Remembering the road home

blogScan_1999home

Home building in 1999

It was January. Not exactly the best month of the year to move because winter was in full force.

Not only that, the year 2000 had arrived and everyone had been freaking out beforehand about Y2K, the term being used for the new year in a new millennium.

Concerns that Y2K would cause all kinds of computer havoc as the year changed,  because many computer programs didn’t account for the date transition from 99 (as in 1999) to 00 (as in 2000), had been blasted over the airwaves for months.

Fear abounded that computers would be unable to operate as 2000 was ushered in and that would affect all kinds of major aspects of our modern life. People bought generators thinking we would have no power and stockpiled food, water, and other necessities. Some folks seemed to be completely panicked.

But Papa and I weren’t overly concerned. First of all, our faith in God assured us that no matter what happened, God would help us through. And secondly, our focus was on something more concrete – building our new home.

Fortunately, not much actually occurred because of Y2K. But for us, something more important did happen. We moved into our brand new house in January 2000.

Twenty years ago this month, we began living in this building we call home. For the 18 months prior to that, we endured a tumultuous journey as a family.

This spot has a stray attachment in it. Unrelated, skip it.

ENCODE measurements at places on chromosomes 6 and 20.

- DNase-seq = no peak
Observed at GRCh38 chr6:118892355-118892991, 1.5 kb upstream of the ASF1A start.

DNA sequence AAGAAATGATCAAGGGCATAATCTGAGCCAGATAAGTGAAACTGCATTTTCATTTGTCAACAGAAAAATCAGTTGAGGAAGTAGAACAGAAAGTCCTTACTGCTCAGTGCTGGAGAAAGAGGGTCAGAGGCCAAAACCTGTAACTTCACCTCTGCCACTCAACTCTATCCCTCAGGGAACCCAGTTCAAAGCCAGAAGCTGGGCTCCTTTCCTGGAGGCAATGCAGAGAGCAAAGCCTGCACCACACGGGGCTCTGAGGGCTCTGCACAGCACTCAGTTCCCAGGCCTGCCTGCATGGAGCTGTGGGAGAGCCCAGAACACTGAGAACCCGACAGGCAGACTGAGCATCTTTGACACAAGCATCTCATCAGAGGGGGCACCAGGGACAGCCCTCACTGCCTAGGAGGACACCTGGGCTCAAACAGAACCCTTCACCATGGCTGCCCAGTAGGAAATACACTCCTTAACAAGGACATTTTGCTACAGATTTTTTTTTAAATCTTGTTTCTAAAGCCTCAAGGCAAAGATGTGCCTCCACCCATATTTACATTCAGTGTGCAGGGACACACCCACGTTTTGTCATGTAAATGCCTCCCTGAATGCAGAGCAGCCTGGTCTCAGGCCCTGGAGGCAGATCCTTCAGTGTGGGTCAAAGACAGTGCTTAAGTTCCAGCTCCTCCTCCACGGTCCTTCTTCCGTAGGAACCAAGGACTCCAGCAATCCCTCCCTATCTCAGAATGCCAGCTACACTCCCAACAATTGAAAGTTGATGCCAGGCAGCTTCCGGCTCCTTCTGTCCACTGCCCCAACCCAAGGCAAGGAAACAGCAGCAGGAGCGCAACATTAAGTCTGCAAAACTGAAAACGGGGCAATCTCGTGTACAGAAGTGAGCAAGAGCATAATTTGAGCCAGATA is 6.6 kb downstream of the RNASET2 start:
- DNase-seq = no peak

In late spring of 1998, we began that journey when we sold our home in the Pacific Northwest, purged some household goods, hired a moving company to transport furniture and other household items, and drove two cars with three kids all the way across the United States to my hometown.

We uprooted our kids, abandoned suburban life, and headed to the country where I grew up in Papa’s and my home state. My mother was ill – terminally, we discovered – and Papa’s elderly mother was also not in good health.  It was time to live closer to family.

Papa had resigned from his sales job on the West Coast, but we looked forward to a promising interview scheduled just shortly after we arrived back in our home state in June 1998.  The bottom fell out of that hope when Papa learned the company he had interviewed with had decided not to expand like they had planned, which resulted in no open position for him.

Our family of five moved in with my parents in my childhood home. For a few months, we lived on savings as Papa searched for a new job. Shortly after God provided that, Papa’s mother was hospitalized and we lost her. Another difficult life event.

Four months later, my own mother succumbed to that dreaded disease, cancer.  Another devastating loss. We continued staying with my father to keep him company and because we were continuing a long search for our own place to live.

Originally, we had planned to build a home next door to my parents’ on some of their land (they owned four acres), but that plan fell through completely when we couldn’t obtain clearance for a septic system there. Those are the trials you encounter when living in rural areas, but that was yet another disappointment and set back.